Oxidative stress, resulting either from excess generation or reduced scavenging of free radicals, has been proposed to play a role in damaging striatal neurons in Parkinson's disease. Since metallothionein is able to regulate the intracellular fedex potential, we have undertaken a group of experiments to learn whether or not 6-hydroxydopamine, which generates free radicals and is toxic to dopaminergic neurons, could alter the levels of zinc and metallothionein in the brain. The lesioning of the rat striatum with 6- hydroxydopamine (8.0μg in 4 μl 0.02% ascorbic acid) resulted in a reduction in the levels of zinc and metallothionein in the striatum but not other brain regions tested. However, the intracerebroventricular administration of 6- hydroxydopamine, in a dosage regimen that does not lesion catecholaminergic pathways but causes oxidative stress, enhanced dramatically the level of metallothionein I mRNA in some brain areas such as hippocampus, arcuate nucleus, choroid plexus, and granular layer of cerebellum, but not in the caudate putamen. The results of these studies are interpreted to suggest that zinc or metallothionein are altered in conditions where oxidative stress has taken place. Moreover, it is proposed that areas of brain, such as striatum containing high concentrations of iron, but low levels of inducible metallothionein are particularly vulnerable to oxidative stress.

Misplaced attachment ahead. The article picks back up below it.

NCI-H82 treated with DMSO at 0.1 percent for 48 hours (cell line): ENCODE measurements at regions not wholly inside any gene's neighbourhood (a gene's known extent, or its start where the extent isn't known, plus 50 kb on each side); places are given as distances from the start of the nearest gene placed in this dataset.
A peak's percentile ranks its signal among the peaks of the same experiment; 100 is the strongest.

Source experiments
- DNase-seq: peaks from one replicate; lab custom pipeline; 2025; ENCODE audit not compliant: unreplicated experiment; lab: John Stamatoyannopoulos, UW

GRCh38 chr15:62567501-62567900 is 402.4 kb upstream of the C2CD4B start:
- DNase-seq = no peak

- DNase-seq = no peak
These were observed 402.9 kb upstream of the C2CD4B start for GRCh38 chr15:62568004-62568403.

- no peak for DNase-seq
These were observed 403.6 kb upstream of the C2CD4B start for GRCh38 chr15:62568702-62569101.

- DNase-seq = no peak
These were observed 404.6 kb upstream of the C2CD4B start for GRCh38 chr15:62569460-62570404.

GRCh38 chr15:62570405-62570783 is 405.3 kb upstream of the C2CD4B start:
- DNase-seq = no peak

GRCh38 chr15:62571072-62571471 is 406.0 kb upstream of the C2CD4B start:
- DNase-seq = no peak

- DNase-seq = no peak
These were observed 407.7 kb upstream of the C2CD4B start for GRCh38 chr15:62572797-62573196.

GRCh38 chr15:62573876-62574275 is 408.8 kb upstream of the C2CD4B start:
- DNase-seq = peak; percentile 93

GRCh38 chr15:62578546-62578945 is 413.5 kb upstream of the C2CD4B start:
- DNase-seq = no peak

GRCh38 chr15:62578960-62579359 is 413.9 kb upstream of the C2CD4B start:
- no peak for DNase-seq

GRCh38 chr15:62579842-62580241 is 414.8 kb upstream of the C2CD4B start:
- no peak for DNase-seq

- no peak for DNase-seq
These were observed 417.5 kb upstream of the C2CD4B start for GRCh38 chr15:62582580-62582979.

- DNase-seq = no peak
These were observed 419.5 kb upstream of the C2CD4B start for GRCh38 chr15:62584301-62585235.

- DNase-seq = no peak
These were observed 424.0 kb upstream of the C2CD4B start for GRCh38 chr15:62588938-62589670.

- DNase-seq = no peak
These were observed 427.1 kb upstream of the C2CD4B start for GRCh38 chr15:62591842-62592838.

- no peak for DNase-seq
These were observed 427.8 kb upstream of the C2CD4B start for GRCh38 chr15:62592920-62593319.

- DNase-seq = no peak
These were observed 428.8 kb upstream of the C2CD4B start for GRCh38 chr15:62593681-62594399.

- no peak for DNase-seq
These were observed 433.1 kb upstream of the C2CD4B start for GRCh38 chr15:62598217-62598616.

|Original language||English (US)|
|Number of pages||12|
|State||Published - Oct 7 1996|
- Free Radicals
- Oxidative Stress
ASJC Scopus subject areas